Flip This Car: 1994 Buick Roadmaster—Part Three
The Road Test
This car has a big back seat. More on that to come.
I’ve spent the past couple months wrestling with the idea of upgrading the Beast’s suspension with bits from the 9C1 Caprice cop car, which for all intents and purposes will bolt right in. I know what you’re thinking; back in part two
I made a big deal about leaving it alone, saying how much fun it could be without a rear sway bar. As my time with the Beast wears on, however, I keep thinking how it could be more fun—could
being the optimal word in that sentence because this car is completely, utterly, thoroughly numb. Would suspension bits overcome this monumental level of driving isolation, or at least open the lines of communication enough to have a polite conversation about manageable oversteer? My spider sense says no, unless I replace pretty much everything directly and indirectly connected to all four wheels.
In other words, I need to turn this Buick into an Impala SS, which is doable but not exactly cost effective for a Flip This Car challenge. Before doing all that work, I’d simply sell this ride and buy an actual SS, or to keep the sleeper effect, an old Caprice cop car.
Don’t get me wrong. I like driving this car, but it’s becoming a bit frustrating from an enthusiast standpoint because it delivers positively zero driver feedback. Seriously; you hear auto journalists talk about this all the time but I have to wonder if any of them spent time in pre-import Detroit iron, because they make a Camry feel like a Caterham. This Roadmaster may well have a date stamp from 1994, but it’s every bit a holdout from the way the Motor City used to build cars—big and spongy. In fact, floating down the road just today I was suddenly reminded of my dad’s old 1960 Cadillac. The floating-on-cloud-nine ride, the steering that can be controlled with a single pinky finger, it’s all there. That old Caddy was even white with a blue leather interior, but it got me thinking. Should a vehicle built in the age of the Power Rangers so closely mimic the character of a machine constructed in the shadow of The Lone Ranger? If I had to sum up the Roadmaster in a single sentence, I’d call it the pinnacle of prehistoric American motoring, because that’s exactly how it feels. Take that old Cadillac, add fuel injection and an aftermarket CD deck and voilà, one 1994 Buick Roadmaster.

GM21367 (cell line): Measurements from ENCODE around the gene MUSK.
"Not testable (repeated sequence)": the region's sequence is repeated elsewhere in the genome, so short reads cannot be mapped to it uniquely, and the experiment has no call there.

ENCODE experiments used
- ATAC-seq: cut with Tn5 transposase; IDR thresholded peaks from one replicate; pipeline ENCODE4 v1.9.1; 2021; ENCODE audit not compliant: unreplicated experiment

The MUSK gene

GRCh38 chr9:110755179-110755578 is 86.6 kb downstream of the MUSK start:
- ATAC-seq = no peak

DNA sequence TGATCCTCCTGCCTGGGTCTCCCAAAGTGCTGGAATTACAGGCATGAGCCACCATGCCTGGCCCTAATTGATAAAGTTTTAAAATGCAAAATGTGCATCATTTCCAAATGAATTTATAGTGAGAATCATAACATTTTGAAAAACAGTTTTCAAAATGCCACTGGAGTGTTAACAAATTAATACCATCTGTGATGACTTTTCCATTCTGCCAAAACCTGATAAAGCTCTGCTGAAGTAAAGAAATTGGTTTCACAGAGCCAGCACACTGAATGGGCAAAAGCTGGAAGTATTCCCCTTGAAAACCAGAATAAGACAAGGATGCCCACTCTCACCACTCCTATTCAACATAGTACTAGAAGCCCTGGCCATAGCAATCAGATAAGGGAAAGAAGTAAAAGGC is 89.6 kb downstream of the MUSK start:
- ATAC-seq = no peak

I expected an old school feel from this car, but the Roadmaster is actually old school. For the folks who’ve never had the chance to drive domestic steel prior to 1978, let me make this live for you. Sit on your legs for a half hour while pounding 10 shots of Johnnie Walker Black on an empty stomach, then stand up, turn your head sideways and try to walk in the general direction of South America. This is what I encountered the first time I intentionally got the Beast a bit squirrelly, and it’s not like a $200 pair of track shoes will help. I’m not a contender for the next round of Formula Drift, but neither am I a stranger to opposite lock; let’s just say I won’t be doing that again outside of a controlled environment, where I can attempt to learn how to speak Beast.
And therein lies my problem with shelling out cash for upgrades. In fact, my apprehension with just how isolated this car is leaves me questioning whether or not I should invest in any fun stuff at all. I’ve even crossed the noisy exhaust off my list.